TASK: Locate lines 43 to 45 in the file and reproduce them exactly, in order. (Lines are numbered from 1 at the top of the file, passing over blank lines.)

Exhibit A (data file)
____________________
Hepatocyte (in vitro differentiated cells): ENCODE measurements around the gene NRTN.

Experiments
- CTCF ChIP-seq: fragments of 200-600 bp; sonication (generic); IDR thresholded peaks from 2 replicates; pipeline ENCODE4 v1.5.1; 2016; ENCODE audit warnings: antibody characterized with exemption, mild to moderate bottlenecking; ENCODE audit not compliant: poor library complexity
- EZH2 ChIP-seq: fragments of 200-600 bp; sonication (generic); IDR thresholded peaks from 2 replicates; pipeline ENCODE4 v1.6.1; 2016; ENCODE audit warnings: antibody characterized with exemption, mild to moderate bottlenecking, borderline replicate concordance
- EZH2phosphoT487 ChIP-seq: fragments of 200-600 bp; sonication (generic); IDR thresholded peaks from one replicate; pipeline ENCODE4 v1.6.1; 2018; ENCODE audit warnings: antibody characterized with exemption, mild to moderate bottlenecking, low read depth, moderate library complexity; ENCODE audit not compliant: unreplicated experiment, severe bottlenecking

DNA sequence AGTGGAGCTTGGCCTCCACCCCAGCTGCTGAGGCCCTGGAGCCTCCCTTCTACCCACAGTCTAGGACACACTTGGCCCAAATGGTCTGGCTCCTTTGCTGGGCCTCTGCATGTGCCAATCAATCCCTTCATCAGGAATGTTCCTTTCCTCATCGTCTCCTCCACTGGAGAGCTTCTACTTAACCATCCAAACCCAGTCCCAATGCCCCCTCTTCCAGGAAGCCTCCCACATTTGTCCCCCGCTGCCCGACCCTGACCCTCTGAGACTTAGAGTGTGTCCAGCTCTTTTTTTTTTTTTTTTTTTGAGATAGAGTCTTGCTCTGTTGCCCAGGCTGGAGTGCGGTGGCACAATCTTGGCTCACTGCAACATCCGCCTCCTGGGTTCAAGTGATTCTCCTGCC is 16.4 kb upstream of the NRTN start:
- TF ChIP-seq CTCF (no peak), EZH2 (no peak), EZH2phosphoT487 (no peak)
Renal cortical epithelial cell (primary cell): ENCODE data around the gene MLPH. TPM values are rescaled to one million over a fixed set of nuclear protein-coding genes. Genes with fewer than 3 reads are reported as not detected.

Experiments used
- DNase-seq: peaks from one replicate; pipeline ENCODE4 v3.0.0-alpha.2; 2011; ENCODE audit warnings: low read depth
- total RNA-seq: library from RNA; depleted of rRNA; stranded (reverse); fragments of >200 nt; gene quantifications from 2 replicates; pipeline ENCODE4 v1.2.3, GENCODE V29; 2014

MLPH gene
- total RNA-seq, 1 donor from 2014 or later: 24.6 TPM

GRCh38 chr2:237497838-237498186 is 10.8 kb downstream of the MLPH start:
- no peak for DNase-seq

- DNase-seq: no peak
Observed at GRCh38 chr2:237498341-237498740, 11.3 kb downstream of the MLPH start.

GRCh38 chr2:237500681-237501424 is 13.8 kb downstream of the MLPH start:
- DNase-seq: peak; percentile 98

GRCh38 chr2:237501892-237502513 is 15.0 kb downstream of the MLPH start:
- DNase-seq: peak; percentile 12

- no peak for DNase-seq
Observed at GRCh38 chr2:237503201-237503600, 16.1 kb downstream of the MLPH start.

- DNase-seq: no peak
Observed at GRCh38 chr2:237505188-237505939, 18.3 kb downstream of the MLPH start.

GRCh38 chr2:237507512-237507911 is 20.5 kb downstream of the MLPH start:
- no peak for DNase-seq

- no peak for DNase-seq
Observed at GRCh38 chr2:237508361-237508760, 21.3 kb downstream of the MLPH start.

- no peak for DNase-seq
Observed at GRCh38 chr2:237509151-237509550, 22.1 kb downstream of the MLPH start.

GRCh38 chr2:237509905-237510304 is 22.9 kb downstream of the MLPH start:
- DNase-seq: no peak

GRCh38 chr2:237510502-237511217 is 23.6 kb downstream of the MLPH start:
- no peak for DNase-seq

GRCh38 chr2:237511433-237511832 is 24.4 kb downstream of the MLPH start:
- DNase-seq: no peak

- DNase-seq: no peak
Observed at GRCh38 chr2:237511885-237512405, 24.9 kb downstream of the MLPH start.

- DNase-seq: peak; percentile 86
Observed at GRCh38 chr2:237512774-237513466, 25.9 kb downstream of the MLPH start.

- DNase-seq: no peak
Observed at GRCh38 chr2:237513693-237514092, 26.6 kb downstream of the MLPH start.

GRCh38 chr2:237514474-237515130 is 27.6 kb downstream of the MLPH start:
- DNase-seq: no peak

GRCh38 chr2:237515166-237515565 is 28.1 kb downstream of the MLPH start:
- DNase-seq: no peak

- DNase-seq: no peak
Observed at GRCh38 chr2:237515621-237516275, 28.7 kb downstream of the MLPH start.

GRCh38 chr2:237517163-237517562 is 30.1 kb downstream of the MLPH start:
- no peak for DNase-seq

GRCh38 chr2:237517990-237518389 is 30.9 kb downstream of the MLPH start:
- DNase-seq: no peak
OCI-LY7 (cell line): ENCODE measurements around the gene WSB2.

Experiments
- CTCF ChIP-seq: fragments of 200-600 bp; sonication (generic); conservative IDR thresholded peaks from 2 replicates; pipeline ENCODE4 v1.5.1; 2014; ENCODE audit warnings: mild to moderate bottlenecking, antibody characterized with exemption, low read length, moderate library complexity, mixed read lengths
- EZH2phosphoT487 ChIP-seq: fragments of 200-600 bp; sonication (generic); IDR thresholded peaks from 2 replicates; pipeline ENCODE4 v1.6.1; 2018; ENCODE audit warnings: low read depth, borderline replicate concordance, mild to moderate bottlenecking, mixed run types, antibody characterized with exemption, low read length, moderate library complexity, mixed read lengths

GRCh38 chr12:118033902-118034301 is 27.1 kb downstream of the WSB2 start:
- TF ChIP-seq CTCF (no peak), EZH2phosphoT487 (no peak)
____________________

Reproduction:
Observed at GRCh38 chr2:237513693-237514092, 26.6 kb downstream of the MLPH start.

GRCh38 chr2:237514474-237515130 is 27.6 kb downstream of the MLPH start:
- DNase-seq: no peak